MILFORD, MI – General Motors CEO Mary Barra is taking off the kid gloves, saying she is losing patience with the pace of change and signaling to investors the automaker is on an irrevocable mission to become the world’s most valued automotive company.
“I’m more impatient, and I think that’s a good thing,” she tells media here just ahead of a day-long backgrounder for financial analysts in which the automaker will spell out medium-term-and-beyond financial, sales, product and sourcing targets.
The plan will be illuminated in more detail throughout the day, but the ultimate goal is to reverse a slide that has seen GM stock sink 17% since Barra took over as CEO from Dan Akerson in January and raise the expectations of market analysts, some of whom have lowered their outlooks to below the $33-per-share price of the automaker’s initial public offering in 2010.
Core to the plan is a targeted increase in margins to 9%-10% on a pretax basis by early in the next decade, a bogey North American operations are expected to reach by 2016.
Also included in those financial goals is a return to profitability for GM’s European arm in 2016 and planned “improvements” to its core operations in South America. The automaker notes it will continue to address challenges in overseas markets other than China, as it reshapes its brand strategy, cost structure and sourcing infrastructure.
To get where it wants to go, GM is preparing an extensive new-product push that will drive 38% of its sales in 2016-2017 and 47% in 2019. That compares with an expected 27% of volume in 2015 from new products coming in the next 18 months.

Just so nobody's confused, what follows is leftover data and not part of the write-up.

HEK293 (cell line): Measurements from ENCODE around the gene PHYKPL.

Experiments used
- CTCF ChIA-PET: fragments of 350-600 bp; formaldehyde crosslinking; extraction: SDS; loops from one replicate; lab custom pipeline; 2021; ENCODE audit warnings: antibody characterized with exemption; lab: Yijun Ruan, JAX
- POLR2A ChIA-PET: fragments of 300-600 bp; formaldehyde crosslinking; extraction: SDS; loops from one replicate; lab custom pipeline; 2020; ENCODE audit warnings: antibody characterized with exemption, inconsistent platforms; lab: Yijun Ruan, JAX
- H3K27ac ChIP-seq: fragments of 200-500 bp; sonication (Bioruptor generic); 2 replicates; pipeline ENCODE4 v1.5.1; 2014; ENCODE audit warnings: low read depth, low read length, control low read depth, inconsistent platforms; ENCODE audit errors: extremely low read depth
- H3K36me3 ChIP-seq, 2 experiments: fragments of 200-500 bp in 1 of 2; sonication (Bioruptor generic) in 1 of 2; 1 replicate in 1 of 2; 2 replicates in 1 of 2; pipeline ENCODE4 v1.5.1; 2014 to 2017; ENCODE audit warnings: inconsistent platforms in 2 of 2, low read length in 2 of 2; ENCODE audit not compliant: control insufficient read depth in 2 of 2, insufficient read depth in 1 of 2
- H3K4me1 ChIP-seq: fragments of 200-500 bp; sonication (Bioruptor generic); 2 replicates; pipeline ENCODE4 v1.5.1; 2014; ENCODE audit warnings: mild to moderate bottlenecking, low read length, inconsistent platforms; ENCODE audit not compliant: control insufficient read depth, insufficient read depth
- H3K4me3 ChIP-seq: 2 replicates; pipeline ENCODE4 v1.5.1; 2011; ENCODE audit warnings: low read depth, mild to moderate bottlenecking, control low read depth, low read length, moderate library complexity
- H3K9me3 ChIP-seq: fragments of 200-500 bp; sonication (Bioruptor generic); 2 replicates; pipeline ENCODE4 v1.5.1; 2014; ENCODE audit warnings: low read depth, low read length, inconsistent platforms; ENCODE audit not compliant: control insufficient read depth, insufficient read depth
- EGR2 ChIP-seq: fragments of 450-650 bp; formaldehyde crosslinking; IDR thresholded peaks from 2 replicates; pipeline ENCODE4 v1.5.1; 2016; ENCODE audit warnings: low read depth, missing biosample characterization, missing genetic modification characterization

Mark Reuss, executive vice president-Global Product Development, Purchasing and Supply Chain, is expected to roll out plans for more flexible vehicle architectures based on core component sets, a strategy similar to one followed by Volkswagen, with its MQB platform, and other top global automakers. WardsAuto first reported on that plan a year-ago.
By 2020, 99% of GM’s global production will be based on core architectures, and by 2025 it will have four basic vehicle sets, one each for front-drive and rear-drive vehicles, plus an SUV and truck platform.
Models derived from common architectures will share such things as engine positioning and battery location and certain hard points in the front section in order to gain production flexibility across vehicle lines stretching from the B- to E-segment.
Also part of that new-product initiative are advances in material technology, the automaker says in an apparent answer to competitor Ford’s extensive use of aluminum in its new F-Series fullsize truck.
GM says its mixed-materials strategy will take advantage of its patented welding technology to use a combination of steel and aluminum stampings, castings and extrusions that will result in 20% fewer parts and greater torsional stiffness and better noise, vibration and harshness characteristics across vehicle lines.
Also key is the automaker’s plans to grow the Cadillac brand, including in China, where overall GM plans to invest $14 billion by 2018 to open five new manufacturing plants and boost its infrastructure in order to sell nearly 5 million vehicles annually.
The China expansion calls for launch of 60 new or refreshed products, including nine SUVs.
“We see specific growth opportunities, not only in China and emerging markets, but with Cadillac,” Barra notes.
Efficiency gains also are being eyed through a new parts-sourcing plan that calls for better relationships with its core suppliers.
Included is a shift in its Mexico strategy, where GM says it expects to bundle its contracts toward a volume of 1 million units across five main platforms and three assembly plants, according to documents released ahead of today’s presentations. Currently, GM sources seven separate programs there, with parts contracts averaging annual volumes of only 100,000 units.
Barra says her executive team has spent “a significant amount of time,” developing the game plan, despite the massive ignition-switch-recall fiasco that has been a distraction for the new regime since it was put in place at the start of the year.
Becoming the industry’s highest-valued automaker means returning value to shareholders – by “turning excess cash flow to stockholders,” retaining customers for life, being the most-desired company to work with for suppliers and providing the best dealership experience, she says.
“We own this plan, we’re committed to delivering,” Barra says.